Army arrives in Ottawa amid flooding state of emergency


Members of the Canadian Armed Forces arrived in Ottawa this morning to deal with flooding as water levels along the Ottawa River continue to rise and a rainfall warning threatens to make things worse.


The military arrived in the rural northwest Ottawa community of Constance Bay just before 9 a.m. ET Friday, where residents and volunteers have been filling up sandbags for days.

About 400 troops are expected to be deployed to key areas to help with sandbagging and other efforts.

It comes after the city declared a state of emergency Thursday, not long after Environment Canada issued a forecast predicting that up to 35 millimetres of rain could fall by Saturday morning.

By Friday morning, Environment Canada had upgraded the special weather statement to a rainfall warning “due to the limited ability of the ground to absorb this rainfall,” the agency said in a notice posted on its website.

A flooded residence in Ottawa’s Constance Bay community on April 26, 2019. (David Richard/Radio-Canada)

At 10:45 a.m., Public Safety and Emergency Preparedness Minister Ralph Goodale is expected to give an update on federal support for flood victims.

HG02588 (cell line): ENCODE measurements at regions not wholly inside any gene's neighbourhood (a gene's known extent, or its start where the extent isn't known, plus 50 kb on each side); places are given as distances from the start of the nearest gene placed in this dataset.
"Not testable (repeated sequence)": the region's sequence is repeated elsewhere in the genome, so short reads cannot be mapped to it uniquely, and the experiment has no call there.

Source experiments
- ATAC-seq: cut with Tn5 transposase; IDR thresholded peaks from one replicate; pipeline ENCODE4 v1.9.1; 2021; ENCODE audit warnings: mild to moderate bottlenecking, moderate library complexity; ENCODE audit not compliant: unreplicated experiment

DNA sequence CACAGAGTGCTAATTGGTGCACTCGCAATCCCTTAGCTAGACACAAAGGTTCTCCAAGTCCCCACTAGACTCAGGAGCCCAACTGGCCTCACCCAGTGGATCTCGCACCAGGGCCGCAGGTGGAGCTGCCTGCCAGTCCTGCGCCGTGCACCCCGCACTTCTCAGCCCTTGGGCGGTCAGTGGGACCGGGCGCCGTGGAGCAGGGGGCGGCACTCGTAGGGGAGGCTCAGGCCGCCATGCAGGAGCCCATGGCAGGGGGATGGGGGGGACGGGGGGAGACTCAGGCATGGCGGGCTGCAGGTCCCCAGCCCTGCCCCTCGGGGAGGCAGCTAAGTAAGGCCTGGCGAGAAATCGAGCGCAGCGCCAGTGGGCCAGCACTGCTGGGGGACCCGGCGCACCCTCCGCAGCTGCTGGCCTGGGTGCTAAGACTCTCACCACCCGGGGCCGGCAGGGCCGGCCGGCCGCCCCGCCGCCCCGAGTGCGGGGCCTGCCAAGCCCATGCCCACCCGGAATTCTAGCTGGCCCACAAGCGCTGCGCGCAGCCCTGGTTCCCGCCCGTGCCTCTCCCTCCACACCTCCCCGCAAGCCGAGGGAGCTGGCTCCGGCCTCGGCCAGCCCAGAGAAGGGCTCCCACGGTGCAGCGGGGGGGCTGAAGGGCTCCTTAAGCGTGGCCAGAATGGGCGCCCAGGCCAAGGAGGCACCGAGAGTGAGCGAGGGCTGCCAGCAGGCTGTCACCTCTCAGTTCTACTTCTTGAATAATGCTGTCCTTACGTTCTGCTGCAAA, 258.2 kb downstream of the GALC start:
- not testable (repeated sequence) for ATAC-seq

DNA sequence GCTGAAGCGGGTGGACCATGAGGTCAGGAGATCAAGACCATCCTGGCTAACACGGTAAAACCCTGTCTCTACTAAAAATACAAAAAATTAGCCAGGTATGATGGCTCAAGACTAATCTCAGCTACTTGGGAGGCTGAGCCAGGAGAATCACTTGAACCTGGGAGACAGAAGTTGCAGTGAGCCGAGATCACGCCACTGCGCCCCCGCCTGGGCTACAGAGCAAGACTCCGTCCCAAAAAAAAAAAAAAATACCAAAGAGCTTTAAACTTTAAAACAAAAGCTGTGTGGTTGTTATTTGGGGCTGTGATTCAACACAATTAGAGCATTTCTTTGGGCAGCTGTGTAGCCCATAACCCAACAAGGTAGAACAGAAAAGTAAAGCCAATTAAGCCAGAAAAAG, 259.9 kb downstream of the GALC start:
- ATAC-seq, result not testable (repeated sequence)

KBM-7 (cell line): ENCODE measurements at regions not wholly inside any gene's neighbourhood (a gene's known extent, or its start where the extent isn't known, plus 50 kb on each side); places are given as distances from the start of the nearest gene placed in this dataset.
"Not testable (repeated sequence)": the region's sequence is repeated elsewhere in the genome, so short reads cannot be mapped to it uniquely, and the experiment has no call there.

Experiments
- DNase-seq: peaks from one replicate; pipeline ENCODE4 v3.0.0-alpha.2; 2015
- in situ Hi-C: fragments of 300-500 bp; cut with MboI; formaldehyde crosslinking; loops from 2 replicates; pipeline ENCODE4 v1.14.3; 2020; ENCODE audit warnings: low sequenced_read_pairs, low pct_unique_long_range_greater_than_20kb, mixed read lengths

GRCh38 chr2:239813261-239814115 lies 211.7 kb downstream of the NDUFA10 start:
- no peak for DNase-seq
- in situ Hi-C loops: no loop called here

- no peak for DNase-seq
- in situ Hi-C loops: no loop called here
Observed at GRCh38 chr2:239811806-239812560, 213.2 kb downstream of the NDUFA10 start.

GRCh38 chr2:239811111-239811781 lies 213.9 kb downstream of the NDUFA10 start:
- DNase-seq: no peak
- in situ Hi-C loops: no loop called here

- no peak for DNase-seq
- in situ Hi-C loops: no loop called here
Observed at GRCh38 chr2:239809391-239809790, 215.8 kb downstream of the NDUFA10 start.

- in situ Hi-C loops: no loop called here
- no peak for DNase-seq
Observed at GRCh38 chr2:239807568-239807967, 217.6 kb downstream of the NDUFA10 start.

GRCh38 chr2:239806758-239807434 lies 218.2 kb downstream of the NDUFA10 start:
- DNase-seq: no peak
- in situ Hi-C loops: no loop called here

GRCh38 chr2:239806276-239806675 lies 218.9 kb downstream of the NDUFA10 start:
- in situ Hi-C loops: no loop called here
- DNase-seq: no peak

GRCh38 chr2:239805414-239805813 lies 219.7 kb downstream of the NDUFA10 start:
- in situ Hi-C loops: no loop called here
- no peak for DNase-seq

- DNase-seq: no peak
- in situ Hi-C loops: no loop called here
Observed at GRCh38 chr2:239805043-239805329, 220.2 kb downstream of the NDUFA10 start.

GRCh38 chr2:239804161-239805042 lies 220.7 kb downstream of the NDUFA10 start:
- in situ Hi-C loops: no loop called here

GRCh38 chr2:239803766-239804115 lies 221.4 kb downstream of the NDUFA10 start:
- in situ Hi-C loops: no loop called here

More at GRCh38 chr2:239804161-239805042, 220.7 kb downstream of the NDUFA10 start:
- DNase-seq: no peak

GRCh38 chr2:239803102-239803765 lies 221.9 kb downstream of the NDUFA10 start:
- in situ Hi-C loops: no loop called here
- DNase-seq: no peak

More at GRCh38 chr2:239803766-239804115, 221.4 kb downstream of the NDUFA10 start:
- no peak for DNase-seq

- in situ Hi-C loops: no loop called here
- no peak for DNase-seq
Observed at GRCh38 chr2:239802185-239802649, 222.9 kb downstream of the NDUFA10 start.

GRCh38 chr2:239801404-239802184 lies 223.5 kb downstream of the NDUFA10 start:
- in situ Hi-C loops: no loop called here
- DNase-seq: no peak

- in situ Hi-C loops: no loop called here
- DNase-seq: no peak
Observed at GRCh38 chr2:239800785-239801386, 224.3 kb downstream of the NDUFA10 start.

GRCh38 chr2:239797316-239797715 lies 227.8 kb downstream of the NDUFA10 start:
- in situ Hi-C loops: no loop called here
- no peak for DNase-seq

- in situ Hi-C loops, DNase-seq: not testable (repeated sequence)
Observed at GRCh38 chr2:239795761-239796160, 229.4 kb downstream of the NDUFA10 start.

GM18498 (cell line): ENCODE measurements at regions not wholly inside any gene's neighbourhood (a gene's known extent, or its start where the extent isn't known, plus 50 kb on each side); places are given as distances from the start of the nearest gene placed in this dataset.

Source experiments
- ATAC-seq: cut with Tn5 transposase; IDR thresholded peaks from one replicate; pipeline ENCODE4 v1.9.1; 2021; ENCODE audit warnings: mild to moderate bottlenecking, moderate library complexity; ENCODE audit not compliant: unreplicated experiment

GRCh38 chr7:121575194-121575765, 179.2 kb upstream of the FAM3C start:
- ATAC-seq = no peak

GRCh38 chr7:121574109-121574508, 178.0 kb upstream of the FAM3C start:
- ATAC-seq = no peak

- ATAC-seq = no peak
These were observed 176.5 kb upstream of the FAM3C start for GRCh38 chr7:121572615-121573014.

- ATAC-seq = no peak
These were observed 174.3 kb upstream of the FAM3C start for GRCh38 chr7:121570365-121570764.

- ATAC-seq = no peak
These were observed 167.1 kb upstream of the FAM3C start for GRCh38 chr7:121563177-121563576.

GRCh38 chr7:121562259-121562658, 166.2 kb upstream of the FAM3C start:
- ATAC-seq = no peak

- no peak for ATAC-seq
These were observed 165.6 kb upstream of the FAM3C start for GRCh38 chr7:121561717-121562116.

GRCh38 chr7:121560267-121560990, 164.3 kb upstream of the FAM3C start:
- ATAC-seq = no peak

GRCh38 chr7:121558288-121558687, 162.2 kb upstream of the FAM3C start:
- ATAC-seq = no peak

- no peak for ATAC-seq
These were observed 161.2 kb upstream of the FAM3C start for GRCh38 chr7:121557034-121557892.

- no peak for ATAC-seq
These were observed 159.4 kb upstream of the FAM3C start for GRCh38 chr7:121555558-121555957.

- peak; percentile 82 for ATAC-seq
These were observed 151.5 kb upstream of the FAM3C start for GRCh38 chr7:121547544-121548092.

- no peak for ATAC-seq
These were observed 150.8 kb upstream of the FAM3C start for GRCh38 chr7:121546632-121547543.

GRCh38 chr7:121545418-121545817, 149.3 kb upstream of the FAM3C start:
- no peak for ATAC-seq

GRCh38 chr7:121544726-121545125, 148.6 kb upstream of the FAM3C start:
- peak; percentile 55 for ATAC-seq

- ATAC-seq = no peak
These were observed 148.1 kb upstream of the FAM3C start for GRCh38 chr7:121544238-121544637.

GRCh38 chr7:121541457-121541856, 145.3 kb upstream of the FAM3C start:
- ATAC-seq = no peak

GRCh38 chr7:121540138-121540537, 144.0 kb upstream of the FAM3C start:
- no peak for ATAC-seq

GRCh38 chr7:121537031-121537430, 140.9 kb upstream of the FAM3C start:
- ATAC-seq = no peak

You can watch the update live on this web page.

On the Quebec side of the river

In Gatineau, Que., across the river from Ottawa, the navy has been helping with evacuations by boat.

“Exceptional” flood levels are expected to be reached first in the city’s Aylmer and Pointe-Gatineau neighbourhoods.

About 713 flood victims from 342 homes had registered with the city as of Friday morning, many of them from the Boulevard Hurtubise area near Lac Beauchamp.

This image, taken from a helicopter, shows water flowing in the Rouge River near the hydroelectric dam at Bell Falls. Water levels are dangerously high and officials say the dam may fail. (Radio-Canada)

Further east, in the western Laurentians, a bursting Rouge River and possible failure of the Bell Falls Dam led to a mandatory evacuation order Thursday.

The 104-year-old dam was built to withstand flows of up to about 980 cubic metres per second, which is what it is currently seeing. But Hydro-Québec officials believe the flow could increase to 1,300 cubic metres per second.

They expect the dam to hold even at that higher flow rate, but are evacuating the area as a precaution.